Since Marjie and Chuck arrived here in the beginning of August, their sixty some Rubbermaid totes of stuff have been stored in Tom’s shop. This was not only a pain for Tom who didn’t have any room to work in his shop, but also a pain for Marjie and Chuck who had to go rooting around through all the totes every time they wanted something. Marjie has been shoeing a few horses here and there and all of her farrier supplies were in the totes, so it was a big pain for her since the totes containing the shoes and farrier equipment were very heavy, and every time she needed something she had to move the totes around and sort through them.
Finally, last Saturday, the problem was solved, although the solution wasn’t especially easy. Marjie had ordered a 10’x16’ storage shed from Pine Lumber on the Western Highway, and they planned to deliver it in the normal way – completely built, towed to the site on a trailer, and slipped onto a pre-made foundation. It sounded like a good plan, but the guys at Pine Lumber didn’t realize they had to traverse more than ten miles of bad road, back the truck and trailer down a fairly steep hill into a natural amphitheatre, and then maneuver the trailer between trees to get it to its resting place.
We knew they had underestimated the situation when they told Marjie they would leave their shop at 8AM and be at Moonracer Farm at 8:30. It takes a good 45 minutes to do the route in an SUV, so we knew their estimate was considerably short, although they obviously thought that traveling nine miles in a half hour was very reasonable. We estimated that they’d arrive at our place around 10AM, and even that proved overly hopeful. They finally pulled up to the driveway at 10:30, with both the driver and the guy riding shotgun looking a little shell shocked about how bad the road was and how slow they had to go.
Then they looked at the driveway. They thought they could back the trailer down it, although they informed us ahead of time that they might need to be towed out with a 4WD truck. Then they looked at where Marjie wanted the shed to go and just rolled their eyes and shook their heads.
Tom had been chopping our neighbor’s property line all week with a group of guys from 7 Miles. These guys changed hats for a day and became shed movers rather than machete men. When the trailer finally arrived, Chuck radioed them and had them come in from the bush, and they arrived just in time to see the truck back the shed-laden trailer down the driveway. There was obviously no way they were going to get the trailer maneuvered between the trees so they could just slide the shed off and onto the cinderblocks, so they just got down to the flat part and we all began the physically difficult task of getting the shed off and somewhere close to the spot prepped for it.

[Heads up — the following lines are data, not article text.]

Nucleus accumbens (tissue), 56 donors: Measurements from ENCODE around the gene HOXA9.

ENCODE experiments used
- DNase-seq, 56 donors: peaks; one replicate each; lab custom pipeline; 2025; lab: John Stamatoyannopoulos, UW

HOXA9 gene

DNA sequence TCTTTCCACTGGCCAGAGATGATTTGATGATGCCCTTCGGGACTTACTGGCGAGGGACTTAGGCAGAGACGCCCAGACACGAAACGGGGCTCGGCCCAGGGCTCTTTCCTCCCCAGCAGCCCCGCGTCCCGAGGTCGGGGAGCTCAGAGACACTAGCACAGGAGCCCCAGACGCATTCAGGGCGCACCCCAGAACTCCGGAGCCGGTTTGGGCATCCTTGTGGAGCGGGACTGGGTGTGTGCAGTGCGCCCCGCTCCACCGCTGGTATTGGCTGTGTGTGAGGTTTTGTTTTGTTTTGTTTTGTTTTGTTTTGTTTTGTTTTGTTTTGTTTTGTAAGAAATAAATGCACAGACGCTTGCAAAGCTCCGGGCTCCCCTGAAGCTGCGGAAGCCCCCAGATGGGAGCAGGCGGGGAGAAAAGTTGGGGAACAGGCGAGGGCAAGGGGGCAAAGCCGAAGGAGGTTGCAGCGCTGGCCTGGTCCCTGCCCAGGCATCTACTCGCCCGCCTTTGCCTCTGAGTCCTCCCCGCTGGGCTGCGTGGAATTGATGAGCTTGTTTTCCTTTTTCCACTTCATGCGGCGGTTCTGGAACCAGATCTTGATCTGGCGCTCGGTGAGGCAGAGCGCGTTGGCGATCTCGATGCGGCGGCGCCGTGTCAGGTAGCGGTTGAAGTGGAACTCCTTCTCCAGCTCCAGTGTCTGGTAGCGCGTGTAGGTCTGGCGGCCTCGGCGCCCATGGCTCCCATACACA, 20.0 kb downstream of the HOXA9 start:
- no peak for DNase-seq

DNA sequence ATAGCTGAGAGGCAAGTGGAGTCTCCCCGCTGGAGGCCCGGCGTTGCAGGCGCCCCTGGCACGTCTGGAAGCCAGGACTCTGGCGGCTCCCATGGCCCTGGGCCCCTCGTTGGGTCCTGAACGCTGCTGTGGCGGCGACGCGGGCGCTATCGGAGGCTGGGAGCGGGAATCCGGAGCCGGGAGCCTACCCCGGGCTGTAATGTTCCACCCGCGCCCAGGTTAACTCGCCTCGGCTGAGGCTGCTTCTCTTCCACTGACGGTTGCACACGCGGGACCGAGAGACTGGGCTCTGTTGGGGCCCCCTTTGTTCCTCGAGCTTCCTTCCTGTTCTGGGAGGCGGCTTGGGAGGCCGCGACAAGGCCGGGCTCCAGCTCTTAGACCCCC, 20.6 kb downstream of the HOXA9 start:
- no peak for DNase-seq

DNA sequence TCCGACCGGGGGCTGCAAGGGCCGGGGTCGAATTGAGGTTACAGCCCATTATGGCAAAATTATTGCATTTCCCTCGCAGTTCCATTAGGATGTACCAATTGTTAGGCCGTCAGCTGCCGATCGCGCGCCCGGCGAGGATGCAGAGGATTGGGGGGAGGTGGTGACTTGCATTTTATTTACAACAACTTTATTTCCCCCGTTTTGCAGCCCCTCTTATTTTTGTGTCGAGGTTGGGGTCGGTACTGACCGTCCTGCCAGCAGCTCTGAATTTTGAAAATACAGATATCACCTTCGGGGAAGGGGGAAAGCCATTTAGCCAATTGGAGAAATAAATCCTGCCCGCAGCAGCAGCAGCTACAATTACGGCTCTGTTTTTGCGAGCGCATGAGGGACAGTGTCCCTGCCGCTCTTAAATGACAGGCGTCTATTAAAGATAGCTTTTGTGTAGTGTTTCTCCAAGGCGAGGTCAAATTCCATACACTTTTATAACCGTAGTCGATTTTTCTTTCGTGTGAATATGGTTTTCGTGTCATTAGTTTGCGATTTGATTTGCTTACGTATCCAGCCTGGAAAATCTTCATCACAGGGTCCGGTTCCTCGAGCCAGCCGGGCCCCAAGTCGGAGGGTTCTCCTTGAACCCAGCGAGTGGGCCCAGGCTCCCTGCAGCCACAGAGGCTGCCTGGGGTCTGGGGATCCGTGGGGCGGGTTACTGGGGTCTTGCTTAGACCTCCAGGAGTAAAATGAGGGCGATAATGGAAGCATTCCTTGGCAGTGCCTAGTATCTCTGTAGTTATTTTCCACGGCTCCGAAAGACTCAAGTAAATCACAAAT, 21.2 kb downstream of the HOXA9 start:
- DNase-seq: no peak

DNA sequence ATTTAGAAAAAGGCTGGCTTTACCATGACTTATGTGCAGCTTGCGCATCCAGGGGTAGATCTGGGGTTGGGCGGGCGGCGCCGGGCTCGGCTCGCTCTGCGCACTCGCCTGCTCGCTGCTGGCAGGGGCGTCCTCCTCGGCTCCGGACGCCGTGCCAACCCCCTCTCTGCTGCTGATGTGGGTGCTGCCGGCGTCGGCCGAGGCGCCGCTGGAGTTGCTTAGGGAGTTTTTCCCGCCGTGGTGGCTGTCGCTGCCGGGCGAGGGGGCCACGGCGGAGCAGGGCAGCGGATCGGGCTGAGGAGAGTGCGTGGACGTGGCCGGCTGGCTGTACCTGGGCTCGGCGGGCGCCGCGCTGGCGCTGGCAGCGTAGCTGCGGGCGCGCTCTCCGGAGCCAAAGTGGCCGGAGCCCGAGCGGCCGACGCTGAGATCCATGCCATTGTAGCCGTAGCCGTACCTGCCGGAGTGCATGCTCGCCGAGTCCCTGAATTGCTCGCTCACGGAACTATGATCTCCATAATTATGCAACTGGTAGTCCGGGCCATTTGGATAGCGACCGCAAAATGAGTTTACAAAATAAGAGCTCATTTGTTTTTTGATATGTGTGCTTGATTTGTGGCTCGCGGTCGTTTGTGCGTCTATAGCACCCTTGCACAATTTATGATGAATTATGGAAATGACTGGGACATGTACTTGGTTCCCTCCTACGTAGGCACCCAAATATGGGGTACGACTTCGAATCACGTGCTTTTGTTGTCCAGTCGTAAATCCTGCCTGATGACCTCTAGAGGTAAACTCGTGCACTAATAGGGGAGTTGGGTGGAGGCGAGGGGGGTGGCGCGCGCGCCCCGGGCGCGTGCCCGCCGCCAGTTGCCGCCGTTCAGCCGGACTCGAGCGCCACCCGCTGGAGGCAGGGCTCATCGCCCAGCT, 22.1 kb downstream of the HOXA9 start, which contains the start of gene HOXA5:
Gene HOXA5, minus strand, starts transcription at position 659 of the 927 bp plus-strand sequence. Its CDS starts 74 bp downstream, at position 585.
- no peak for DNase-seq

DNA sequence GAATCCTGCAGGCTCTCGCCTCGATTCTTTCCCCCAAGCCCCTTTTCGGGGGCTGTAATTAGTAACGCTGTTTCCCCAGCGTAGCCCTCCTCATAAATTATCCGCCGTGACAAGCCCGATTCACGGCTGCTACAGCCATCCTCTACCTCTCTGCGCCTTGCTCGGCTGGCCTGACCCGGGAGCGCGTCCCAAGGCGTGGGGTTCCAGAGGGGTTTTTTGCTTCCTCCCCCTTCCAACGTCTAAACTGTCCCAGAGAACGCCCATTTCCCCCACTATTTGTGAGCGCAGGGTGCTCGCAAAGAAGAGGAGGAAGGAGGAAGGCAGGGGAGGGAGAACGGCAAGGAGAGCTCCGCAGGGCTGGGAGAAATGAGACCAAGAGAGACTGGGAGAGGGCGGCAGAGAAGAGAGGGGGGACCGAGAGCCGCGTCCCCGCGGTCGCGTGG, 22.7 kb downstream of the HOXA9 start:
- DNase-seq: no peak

The moving crew at this point consisted of Chuck and Marjie, Tom and me, Alex, the two men from Pine Lumber, and three men from 7 Miles. We knew we were in trouble when all the men jumped up on the trailer to slide the shed towards the back and it didn’t budge. So, we began the long process of levering it up high enough to slide long boards under it, and then pushing it a few inches. The trailer tipped, so when the shed was far enough back we were able to tip the trailer and slide the shed to the ground. Then we had to get the shed properly oriented so the door was at the front, which meant turning it 90 degrees before sliding it back.
Treated pine may not be as heavy as hardwoods, but it’s heavy. Tom had a brainstorm and went to his shop to get metal poles from the dismantled cages on the property. He found enough short sections of these poles that they could be used as rollers. This really helped, but we still had to lever the shed up to get the rollers under it, get planks to be used as runways onto the path where we wanted it to go, and then get everybody behind it to push.
It moved, but it wasn’t easy, and we never did get it in the originally intended location. Nobody counted on the roof overhang, which made it too wide to go between some of the trees, and in any case it was difficult enough to move that everybody agreed a shorter distance was better anyway. Around 1:30, the owner of Pine Lumber showed up to see where his crew had disappeared to, and he was just in time to see us get it where it would end up – and to use his 4WD truck to tow the dump truck and trailer back up the hill.
The shed is now in place and loaded, and Tom has his shop back. There’s even enough room for Louie and Recona to play!